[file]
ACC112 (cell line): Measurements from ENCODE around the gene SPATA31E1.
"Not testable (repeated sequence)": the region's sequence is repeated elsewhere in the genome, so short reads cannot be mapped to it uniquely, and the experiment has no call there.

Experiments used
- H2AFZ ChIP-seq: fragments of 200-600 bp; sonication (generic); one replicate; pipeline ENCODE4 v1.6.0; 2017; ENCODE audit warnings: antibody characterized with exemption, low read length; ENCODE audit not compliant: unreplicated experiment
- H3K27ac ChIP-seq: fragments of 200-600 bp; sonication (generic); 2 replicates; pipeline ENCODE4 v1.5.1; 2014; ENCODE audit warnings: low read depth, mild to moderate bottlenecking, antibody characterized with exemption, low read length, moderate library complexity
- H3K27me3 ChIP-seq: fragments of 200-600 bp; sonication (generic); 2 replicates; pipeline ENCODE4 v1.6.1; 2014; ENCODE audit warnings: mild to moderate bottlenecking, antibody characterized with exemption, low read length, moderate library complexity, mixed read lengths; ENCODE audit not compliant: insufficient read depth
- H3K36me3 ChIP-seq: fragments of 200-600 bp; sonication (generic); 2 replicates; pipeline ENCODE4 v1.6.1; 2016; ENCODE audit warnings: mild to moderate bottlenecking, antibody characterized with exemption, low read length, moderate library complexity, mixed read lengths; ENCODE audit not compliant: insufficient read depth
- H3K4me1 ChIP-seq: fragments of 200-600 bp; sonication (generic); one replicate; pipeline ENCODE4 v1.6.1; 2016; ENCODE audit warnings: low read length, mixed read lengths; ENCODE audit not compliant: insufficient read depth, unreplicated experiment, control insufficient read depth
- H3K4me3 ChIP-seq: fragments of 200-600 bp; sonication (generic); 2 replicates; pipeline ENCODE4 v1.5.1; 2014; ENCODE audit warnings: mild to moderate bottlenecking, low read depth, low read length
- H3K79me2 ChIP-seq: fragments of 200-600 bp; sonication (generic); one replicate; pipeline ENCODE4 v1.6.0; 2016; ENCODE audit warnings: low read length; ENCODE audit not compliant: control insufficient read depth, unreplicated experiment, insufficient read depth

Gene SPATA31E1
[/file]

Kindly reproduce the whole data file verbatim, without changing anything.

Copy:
ACC112 (cell line): Measurements from ENCODE around the gene SPATA31E1.
"Not testable (repeated sequence)": the region's sequence is repeated elsewhere in the genome, so short reads cannot be mapped to it uniquely, and the experiment has no call there.

Experiments used
- H2AFZ ChIP-seq: fragments of 200-600 bp; sonication (generic); one replicate; pipeline ENCODE4 v1.6.0; 2017; ENCODE audit warnings: antibody characterized with exemption, low read length; ENCODE audit not compliant: unreplicated experiment
- H3K27ac ChIP-seq: fragments of 200-600 bp; sonication (generic); 2 replicates; pipeline ENCODE4 v1.5.1; 2014; ENCODE audit warnings: low read depth, mild to moderate bottlenecking, antibody characterized with exemption, low read length, moderate library complexity
- H3K27me3 ChIP-seq: fragments of 200-600 bp; sonication (generic); 2 replicates; pipeline ENCODE4 v1.6.1; 2014; ENCODE audit warnings: mild to moderate bottlenecking, antibody characterized with exemption, low read length, moderate library complexity, mixed read lengths; ENCODE audit not compliant: insufficient read depth
- H3K36me3 ChIP-seq: fragments of 200-600 bp; sonication (generic); 2 replicates; pipeline ENCODE4 v1.6.1; 2016; ENCODE audit warnings: mild to moderate bottlenecking, antibody characterized with exemption, low read length, moderate library complexity, mixed read lengths; ENCODE audit not compliant: insufficient read depth
- H3K4me1 ChIP-seq: fragments of 200-600 bp; sonication (generic); one replicate; pipeline ENCODE4 v1.6.1; 2016; ENCODE audit warnings: low read length, mixed read lengths; ENCODE audit not compliant: insufficient read depth, unreplicated experiment, control insufficient read depth
- H3K4me3 ChIP-seq: fragments of 200-600 bp; sonication (generic); 2 replicates; pipeline ENCODE4 v1.5.1; 2014; ENCODE audit warnings: mild to moderate bottlenecking, low read depth, low read length
- H3K79me2 ChIP-seq: fragments of 200-600 bp; sonication (generic); one replicate; pipeline ENCODE4 v1.6.0; 2016; ENCODE audit warnings: low read length; ENCODE audit not compliant: control insufficient read depth, unreplicated experiment, insufficient read depth

Gene SPATA31E1